I started as i know that I'm a dreadful dieter, so for me to be fitter, I need to move more. From there, I tend to eat less crap, as I don't want the effort in exercise to go to waste. A virtuous circle, if you like. I'm probably now (at a few years shy of 50) the fittest I have ever been and loving the way it feels. The side effect of having dropped a couple of stone is not bad either >;-)

Edited: Dec 2, 2019, 9:28am

>184 FAMeulstee: Anita, I'm embarrassed to say I don't know how the picture ended up in Manchester's art collection. Lowry mostly worked around Salford, which is for all intents and purposes now a suburb of the city. But back in the 1950s was seen as separate. Schools used to be run by local councils, so I was thinking that it would have been a small council that ended up with a painting worth $$$$$ Equally they could just have lost it- I heard a talk in Blackpool about their city collection, and the curator talked about a legal case with a school who had been (according to the council) loaned a piece of art. The school argued they had had it for so long, and the council had no record of ownership, that they were entitled to sell it. So they did.

ETA Donated to the gallery by another education institution.

>185 susanj67: It's one of those free phone apps. It keeps trying to sell me fancy options, but just for the basic montage it's free. Google photos has an option too, but seems to have less (fewer?) editing options.

>186 Helenliz: I like the virtuous effect thing Helen. Sounds great. I liked the way she emphasised it's normal to be interrupted in activity - but just start again. Give things a go and be rubbish at the start.

I can post you the book if you want it - it's just going to the charity shop otherwise. I am buried in books and need to do something to shift some.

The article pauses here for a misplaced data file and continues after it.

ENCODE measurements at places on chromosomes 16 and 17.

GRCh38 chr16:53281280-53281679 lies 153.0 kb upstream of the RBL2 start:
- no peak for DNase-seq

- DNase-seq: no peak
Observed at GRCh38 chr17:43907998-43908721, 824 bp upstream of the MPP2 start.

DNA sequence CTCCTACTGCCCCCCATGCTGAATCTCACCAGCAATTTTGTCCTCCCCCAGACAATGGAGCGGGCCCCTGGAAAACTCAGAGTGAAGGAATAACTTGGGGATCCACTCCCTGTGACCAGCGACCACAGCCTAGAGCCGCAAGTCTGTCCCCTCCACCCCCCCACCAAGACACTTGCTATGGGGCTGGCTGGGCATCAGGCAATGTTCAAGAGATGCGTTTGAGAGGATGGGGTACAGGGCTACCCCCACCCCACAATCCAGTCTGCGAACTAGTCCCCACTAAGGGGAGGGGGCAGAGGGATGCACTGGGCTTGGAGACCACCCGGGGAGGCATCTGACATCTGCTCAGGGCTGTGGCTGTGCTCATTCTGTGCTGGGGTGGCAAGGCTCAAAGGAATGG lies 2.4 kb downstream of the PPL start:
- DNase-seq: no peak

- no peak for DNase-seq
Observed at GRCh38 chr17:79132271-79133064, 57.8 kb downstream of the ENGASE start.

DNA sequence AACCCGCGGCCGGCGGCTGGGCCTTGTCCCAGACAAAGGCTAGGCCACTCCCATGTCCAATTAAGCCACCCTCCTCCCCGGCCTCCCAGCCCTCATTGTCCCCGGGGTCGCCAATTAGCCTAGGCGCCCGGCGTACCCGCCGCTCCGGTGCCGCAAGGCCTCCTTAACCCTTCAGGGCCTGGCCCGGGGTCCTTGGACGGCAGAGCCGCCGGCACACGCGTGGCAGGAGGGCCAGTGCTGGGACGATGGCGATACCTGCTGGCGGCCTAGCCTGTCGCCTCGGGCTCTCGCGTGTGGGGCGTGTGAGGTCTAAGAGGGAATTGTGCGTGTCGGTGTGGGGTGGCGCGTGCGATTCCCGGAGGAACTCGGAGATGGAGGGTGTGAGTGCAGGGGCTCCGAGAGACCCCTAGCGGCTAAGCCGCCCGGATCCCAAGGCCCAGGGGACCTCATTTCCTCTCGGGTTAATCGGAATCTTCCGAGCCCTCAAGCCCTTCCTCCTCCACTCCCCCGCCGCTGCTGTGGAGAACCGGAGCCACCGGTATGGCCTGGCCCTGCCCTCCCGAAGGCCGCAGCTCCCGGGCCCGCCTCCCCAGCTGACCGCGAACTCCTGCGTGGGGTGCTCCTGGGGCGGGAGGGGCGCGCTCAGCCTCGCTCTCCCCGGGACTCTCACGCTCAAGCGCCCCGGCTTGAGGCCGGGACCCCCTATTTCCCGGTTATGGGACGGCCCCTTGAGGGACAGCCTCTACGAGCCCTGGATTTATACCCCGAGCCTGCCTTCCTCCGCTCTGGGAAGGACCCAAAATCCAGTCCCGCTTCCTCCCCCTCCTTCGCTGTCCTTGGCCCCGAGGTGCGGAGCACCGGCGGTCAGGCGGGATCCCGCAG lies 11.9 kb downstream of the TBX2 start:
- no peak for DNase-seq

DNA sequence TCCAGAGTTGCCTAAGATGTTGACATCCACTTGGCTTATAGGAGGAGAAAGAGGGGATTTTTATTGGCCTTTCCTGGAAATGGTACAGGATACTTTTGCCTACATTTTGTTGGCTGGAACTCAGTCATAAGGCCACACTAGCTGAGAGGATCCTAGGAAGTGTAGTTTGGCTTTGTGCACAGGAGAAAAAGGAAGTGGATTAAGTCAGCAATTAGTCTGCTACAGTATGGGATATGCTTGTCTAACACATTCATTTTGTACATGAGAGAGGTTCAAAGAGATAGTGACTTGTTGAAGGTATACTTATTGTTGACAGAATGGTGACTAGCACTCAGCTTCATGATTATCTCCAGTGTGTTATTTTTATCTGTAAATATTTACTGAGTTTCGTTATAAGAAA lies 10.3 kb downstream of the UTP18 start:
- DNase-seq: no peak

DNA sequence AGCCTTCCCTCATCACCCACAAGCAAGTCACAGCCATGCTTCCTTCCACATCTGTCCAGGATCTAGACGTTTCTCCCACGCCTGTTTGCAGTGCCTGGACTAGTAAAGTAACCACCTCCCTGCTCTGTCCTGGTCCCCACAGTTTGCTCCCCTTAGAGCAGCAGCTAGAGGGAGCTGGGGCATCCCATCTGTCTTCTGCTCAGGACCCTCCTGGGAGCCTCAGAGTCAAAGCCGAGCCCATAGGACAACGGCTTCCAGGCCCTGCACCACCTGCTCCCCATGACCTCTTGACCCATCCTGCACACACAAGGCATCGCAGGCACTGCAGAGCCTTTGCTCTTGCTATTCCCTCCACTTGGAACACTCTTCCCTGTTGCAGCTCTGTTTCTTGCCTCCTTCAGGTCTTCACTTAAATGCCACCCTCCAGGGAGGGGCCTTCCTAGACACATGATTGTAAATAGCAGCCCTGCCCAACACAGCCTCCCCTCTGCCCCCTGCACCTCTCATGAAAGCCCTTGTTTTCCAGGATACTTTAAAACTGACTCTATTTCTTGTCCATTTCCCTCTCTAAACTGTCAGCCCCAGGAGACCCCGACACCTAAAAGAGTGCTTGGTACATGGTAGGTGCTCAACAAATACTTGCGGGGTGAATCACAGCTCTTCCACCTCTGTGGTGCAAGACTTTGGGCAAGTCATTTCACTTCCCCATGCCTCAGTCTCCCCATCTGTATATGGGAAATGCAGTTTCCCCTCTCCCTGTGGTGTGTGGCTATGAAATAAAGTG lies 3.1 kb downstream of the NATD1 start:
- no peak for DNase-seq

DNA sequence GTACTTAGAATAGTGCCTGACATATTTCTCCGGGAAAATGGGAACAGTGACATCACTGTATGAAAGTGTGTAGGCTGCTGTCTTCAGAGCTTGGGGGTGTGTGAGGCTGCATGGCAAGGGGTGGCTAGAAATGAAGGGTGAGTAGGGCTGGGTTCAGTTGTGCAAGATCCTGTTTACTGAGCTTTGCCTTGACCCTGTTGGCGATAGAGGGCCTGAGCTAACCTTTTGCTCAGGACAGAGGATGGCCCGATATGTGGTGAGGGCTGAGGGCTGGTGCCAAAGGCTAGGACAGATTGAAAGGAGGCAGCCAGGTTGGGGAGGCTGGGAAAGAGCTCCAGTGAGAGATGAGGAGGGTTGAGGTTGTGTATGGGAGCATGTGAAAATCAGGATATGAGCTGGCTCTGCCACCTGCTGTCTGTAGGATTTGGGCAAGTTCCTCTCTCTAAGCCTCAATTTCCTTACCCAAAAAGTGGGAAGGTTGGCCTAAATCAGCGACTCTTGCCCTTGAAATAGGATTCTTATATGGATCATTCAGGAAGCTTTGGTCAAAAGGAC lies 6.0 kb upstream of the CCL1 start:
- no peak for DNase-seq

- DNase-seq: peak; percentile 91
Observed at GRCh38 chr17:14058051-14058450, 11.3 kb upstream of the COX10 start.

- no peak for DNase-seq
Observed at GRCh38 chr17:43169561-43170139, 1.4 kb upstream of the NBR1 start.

Edited: Dec 2, 2019, 9:52am

Red Love
Despite the title, not actually a romance novel about people with blushing difficulties.

The author was born in the GDR in 1970 but really the power in this family history is his research of the two sides of his family and their contrasting approach to the state. His maternal grandfather was forced to leave Germany as a Jewish refugee, became a resistance hero in WW2, and a significant journalist and diplomat in the GDR.

In contrast his father's father had fought in the wehrmacht and (probably) been a signed up nazi, but became a committed communist after obtaining a job in the East. Both the author's parents found ways to accommodate and protest the state, despite their very different backgrounds. Mostly because of the stasi records he is able to find the ways all his family were watched and threatened, and closely documented evidence of them standing up to threats (I'm always amazed at this kind of behaviour, not being built like this myself) . After the wall comes down his mum is able to write freely as an academic, but his dad struggles to find what to make art about, having used it as a way to protest the state.